What If the US Was Forced to Pay EU Energy Prices

Summary of Study

Bottom Line: Political candidates in the U.S. seeking to install EU-like energy policies must realize the drastic increase in prices that would result to hamper economic growth. This would involve strict government controls over both energy production and consumption. Like in the EU, the end result would be higher taxes, over regulation, and more imports. This creates a combination that surges pricing for just about every single form of energy – with measurable and devasting impacts for families and businesses. 

There are a number of political candidates in the U.S. that are making explicit statements in support of the kind of government controls over energy production and consumption that exist today in the EU.

With high taxes, restrictive environmental policies, numerous generous subsidies for uneconomic alternative forms of energy, and a heavy reliance on imports, those in the EU pay much more than U.S. consumers for electricity, natural gas, motor fuel, and just about every other form of consumable energy.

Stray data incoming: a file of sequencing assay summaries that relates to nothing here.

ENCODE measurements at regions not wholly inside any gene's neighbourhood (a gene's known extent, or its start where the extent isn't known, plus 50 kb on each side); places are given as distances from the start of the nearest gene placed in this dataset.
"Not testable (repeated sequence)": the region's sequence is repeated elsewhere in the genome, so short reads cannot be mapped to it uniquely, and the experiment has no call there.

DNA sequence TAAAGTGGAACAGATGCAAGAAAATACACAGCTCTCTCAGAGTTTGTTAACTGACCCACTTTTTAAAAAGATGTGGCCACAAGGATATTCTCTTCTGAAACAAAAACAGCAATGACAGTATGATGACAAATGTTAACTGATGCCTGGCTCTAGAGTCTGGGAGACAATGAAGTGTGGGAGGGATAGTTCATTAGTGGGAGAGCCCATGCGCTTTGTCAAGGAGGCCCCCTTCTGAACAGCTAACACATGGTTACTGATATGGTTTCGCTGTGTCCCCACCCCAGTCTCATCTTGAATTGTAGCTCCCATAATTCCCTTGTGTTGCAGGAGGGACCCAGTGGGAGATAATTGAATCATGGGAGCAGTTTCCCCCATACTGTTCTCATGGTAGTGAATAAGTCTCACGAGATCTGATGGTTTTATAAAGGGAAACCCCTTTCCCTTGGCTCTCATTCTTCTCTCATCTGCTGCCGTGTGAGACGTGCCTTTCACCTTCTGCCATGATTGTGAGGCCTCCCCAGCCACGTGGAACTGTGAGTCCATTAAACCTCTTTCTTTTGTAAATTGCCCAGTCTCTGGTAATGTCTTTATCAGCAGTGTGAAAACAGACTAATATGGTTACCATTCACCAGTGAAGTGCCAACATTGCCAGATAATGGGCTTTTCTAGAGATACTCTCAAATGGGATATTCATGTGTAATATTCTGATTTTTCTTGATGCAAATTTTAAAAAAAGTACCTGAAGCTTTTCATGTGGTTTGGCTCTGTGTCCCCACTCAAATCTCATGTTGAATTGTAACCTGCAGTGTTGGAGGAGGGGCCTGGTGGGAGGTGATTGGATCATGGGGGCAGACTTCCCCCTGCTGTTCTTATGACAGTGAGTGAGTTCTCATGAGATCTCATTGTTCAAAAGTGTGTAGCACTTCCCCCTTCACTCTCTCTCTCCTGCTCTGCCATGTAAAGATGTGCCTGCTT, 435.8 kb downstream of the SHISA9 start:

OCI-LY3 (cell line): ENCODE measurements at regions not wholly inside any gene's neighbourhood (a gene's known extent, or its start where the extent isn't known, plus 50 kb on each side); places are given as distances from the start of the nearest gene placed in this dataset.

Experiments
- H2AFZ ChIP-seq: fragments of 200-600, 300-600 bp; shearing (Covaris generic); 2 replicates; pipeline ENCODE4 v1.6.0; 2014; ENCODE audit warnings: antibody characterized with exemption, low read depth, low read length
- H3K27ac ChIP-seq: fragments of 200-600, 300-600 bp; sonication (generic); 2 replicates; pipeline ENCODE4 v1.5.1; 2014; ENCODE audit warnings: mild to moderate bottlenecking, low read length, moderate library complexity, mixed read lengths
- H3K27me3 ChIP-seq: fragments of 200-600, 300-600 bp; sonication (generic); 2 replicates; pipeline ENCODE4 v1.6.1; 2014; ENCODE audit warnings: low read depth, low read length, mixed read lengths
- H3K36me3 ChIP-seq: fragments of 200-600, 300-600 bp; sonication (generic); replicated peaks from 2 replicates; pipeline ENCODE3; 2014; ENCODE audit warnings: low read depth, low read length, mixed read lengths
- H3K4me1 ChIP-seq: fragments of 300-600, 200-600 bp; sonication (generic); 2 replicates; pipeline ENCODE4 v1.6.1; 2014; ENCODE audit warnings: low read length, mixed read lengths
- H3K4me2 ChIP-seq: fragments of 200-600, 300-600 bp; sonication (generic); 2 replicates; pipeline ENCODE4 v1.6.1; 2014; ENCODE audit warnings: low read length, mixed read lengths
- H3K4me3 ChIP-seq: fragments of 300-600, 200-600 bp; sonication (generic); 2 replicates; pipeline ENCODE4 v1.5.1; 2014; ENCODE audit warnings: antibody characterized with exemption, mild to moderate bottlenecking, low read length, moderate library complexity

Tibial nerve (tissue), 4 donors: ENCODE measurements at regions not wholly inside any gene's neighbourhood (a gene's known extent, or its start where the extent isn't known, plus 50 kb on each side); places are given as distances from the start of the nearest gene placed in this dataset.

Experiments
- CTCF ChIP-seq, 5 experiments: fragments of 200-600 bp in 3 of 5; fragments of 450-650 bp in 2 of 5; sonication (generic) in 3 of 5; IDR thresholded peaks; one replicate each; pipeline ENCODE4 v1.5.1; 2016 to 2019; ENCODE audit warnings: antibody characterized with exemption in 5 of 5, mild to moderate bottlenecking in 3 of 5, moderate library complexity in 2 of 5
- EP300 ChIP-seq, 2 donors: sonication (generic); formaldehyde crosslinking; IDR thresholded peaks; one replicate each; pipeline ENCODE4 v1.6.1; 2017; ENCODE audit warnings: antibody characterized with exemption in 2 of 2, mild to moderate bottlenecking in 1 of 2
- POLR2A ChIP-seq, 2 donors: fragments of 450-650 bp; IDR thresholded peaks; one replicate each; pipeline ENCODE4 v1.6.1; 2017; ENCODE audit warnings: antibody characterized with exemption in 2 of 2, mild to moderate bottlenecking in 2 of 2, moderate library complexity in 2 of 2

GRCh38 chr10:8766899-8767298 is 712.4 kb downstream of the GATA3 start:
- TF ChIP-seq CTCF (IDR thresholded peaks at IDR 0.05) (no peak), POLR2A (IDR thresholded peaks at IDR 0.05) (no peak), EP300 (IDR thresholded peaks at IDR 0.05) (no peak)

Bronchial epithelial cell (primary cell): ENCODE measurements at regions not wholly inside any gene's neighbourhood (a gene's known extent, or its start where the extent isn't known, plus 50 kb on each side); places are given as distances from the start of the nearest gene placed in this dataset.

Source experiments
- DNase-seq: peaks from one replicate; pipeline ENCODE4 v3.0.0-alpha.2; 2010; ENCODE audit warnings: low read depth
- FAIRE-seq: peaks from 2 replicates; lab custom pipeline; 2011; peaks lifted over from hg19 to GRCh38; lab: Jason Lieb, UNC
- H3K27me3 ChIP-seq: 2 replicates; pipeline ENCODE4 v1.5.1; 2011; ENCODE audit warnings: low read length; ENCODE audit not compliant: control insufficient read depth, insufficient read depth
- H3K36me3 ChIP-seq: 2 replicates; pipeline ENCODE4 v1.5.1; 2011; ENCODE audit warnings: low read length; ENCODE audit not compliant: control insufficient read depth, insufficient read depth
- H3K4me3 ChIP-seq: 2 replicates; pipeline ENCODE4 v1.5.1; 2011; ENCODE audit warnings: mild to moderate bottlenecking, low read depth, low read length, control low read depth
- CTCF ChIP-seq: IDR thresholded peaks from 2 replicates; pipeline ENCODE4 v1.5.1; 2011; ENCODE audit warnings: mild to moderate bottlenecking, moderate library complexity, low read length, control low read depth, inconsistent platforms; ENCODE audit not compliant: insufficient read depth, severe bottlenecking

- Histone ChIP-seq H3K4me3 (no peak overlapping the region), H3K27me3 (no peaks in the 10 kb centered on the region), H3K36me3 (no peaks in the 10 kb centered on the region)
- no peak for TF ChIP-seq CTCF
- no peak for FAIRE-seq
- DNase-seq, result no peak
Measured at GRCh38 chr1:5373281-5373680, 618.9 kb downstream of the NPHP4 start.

For example, higher taxes on energy and CO2 emissions have been rapidly increasing EU over the past several years, ranging from between 1.6 to 2.4 times greater than U.S. prices per unit of energy consumed.

It obviously goes without saying that energy prices play a large part in the performance and competitiveness of the overall economy.

Thus, higher energy prices have a major negative impact on the economy – from lower GDP growth to fewer jobs and decreased household income.

On energy, the EU-path must be avoided at all costs. 

Read the full study here

Feature Charticle

Average Effective Tax Rates on Energy, and on CO2 From Energy (right)

US Chamber of Commerce

Findings:

  • U.S. political leaders pushing for EU-like energy policies must realize that this would drastically increase prices for families and businesses.
  • European energy policies and prices would impose a $676 billion drag on the U.S. residential sector and a $31 billion hit to the industrial sector on an annual basis.
  • The average American household would be forced to pay $4,800 more per year for their energy than they do today, eliminating the equivalent of 7.7 million jobs in the U.S.
  • Annual lost labor income tied to the increase in residential energy prices would total $364 billion, in addition to a $17 billion loss on the industrial side.

Read the full study here